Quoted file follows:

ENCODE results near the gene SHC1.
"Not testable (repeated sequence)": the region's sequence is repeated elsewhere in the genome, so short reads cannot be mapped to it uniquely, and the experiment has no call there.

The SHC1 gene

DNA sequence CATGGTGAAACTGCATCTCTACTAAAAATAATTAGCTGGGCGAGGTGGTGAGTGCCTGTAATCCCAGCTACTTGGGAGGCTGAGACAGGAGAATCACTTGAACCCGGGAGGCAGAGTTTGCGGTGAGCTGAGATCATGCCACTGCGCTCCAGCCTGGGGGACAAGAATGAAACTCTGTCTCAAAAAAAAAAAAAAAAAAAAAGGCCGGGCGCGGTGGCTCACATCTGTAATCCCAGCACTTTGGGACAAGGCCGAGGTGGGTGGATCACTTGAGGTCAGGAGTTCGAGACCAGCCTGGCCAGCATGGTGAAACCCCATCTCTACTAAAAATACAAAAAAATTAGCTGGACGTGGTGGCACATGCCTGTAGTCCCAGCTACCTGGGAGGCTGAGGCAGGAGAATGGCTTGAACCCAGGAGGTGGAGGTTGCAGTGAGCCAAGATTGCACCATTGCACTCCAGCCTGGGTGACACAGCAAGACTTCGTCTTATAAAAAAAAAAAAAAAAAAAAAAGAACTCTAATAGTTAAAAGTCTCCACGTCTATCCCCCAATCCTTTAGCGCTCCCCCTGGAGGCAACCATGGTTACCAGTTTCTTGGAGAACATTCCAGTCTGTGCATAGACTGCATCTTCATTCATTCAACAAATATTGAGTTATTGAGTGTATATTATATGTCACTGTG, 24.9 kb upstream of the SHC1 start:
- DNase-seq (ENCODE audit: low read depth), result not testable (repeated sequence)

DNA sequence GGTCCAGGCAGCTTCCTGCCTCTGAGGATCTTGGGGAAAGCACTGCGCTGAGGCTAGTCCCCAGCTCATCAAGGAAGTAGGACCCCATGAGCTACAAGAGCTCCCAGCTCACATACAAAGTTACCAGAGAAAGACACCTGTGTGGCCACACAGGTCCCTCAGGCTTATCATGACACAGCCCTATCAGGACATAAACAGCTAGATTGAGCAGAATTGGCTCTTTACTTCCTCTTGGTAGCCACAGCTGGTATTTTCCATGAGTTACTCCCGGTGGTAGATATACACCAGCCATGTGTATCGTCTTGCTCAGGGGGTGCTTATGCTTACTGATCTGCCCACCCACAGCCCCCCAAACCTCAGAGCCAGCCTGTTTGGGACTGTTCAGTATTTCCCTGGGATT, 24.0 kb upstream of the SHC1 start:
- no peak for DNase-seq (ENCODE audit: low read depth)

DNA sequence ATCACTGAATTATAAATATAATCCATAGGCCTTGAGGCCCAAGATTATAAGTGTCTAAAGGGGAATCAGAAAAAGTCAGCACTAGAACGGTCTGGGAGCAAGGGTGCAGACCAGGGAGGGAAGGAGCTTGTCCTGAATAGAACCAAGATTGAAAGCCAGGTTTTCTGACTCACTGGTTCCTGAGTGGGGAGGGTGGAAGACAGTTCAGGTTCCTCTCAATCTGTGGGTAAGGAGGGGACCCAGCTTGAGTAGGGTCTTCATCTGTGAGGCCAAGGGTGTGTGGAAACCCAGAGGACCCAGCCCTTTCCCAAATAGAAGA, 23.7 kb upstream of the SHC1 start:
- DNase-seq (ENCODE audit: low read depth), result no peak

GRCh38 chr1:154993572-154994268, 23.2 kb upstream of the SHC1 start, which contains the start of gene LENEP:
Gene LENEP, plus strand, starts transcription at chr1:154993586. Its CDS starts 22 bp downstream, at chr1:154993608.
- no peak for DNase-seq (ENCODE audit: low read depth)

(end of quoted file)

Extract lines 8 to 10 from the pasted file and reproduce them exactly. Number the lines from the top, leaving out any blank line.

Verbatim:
DNA sequence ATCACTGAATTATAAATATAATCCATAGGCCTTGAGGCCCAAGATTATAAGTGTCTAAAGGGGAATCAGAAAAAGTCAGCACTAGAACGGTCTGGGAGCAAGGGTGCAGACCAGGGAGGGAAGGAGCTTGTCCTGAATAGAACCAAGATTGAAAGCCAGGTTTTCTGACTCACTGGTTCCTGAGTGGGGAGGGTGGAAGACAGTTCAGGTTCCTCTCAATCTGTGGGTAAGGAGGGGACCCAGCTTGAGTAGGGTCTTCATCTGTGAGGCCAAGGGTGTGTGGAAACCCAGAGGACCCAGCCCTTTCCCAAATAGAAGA, 23.7 kb upstream of the SHC1 start:
- DNase-seq (ENCODE audit: low read depth), result no peak

GRCh38 chr1:154993572-154994268, 23.2 kb upstream of the SHC1 start, which contains the start of gene LENEP: